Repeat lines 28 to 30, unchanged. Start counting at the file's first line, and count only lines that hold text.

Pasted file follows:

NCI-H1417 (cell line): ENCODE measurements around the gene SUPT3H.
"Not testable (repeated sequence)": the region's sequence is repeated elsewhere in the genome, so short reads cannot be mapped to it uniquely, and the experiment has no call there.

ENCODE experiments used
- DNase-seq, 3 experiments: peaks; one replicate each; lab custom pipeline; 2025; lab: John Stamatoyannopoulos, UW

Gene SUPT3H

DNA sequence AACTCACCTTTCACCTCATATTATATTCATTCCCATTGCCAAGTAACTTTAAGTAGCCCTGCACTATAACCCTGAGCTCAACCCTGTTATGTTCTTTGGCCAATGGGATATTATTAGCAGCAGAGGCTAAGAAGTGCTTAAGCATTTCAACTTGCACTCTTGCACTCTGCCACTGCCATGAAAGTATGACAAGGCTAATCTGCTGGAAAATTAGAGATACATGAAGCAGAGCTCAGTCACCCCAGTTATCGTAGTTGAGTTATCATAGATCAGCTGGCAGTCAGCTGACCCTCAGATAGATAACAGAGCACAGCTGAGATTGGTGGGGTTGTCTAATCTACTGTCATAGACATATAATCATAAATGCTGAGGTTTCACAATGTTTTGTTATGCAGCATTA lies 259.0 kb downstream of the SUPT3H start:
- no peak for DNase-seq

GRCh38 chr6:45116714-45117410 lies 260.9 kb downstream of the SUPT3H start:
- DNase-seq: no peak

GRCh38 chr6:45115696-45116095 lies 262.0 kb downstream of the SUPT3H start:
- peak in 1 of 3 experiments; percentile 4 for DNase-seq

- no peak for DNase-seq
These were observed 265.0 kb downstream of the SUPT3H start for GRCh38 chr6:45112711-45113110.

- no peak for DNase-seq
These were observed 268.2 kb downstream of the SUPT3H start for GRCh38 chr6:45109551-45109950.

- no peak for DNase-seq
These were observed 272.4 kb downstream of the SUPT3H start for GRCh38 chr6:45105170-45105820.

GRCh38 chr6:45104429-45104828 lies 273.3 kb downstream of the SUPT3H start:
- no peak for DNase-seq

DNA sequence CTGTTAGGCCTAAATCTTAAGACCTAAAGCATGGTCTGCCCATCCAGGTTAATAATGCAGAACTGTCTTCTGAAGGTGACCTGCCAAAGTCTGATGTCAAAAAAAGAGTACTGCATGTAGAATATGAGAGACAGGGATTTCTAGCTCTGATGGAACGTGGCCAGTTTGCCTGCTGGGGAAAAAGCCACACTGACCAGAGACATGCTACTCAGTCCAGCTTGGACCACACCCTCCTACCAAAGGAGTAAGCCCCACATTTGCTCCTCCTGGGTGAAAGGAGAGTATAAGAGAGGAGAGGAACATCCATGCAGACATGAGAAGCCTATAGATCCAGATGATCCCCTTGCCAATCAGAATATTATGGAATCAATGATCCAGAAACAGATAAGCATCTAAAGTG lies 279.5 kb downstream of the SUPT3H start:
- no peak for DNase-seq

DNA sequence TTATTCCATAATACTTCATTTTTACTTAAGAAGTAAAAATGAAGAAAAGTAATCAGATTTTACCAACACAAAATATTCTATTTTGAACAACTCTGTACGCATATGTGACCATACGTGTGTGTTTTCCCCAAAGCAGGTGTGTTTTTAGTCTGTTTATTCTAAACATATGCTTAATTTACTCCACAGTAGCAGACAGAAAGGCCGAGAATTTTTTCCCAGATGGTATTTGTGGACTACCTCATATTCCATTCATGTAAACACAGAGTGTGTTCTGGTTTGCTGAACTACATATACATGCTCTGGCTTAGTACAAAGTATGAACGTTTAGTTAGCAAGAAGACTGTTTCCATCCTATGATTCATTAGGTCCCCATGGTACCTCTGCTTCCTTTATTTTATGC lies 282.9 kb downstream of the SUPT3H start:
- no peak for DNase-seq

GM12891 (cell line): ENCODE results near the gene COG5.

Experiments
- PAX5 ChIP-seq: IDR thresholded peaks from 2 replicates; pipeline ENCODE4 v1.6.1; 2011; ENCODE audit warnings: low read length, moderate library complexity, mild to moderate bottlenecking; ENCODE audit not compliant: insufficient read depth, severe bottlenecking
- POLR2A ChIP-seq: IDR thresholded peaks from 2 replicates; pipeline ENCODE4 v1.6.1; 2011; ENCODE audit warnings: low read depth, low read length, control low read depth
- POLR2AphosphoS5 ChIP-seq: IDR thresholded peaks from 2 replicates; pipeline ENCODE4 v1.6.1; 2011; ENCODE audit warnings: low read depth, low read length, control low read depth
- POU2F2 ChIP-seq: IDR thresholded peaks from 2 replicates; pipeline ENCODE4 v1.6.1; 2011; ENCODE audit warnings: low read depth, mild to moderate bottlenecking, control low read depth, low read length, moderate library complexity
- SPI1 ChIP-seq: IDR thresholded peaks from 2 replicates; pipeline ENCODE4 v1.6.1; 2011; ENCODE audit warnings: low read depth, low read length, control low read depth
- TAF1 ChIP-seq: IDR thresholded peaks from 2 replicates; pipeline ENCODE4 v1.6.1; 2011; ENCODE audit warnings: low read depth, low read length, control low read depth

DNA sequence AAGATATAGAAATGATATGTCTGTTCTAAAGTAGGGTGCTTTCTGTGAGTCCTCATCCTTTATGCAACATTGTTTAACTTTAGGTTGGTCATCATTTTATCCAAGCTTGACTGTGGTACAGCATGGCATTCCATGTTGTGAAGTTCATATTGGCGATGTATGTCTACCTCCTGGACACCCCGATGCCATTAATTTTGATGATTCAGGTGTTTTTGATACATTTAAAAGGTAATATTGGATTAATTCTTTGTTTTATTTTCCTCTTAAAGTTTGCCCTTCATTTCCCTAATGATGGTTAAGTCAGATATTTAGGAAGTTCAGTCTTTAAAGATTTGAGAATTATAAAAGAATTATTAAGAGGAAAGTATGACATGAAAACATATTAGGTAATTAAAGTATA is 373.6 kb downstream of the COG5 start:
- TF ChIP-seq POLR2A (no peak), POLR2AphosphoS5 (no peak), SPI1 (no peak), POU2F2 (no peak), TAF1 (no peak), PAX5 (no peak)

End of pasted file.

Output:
- POLR2AphosphoS5 ChIP-seq: IDR thresholded peaks from 2 replicates; pipeline ENCODE4 v1.6.1; 2011; ENCODE audit warnings: low read depth, low read length, control low read depth
- POU2F2 ChIP-seq: IDR thresholded peaks from 2 replicates; pipeline ENCODE4 v1.6.1; 2011; ENCODE audit warnings: low read depth, mild to moderate bottlenecking, control low read depth, low read length, moderate library complexity
- SPI1 ChIP-seq: IDR thresholded peaks from 2 replicates; pipeline ENCODE4 v1.6.1; 2011; ENCODE audit warnings: low read depth, low read length, control low read depth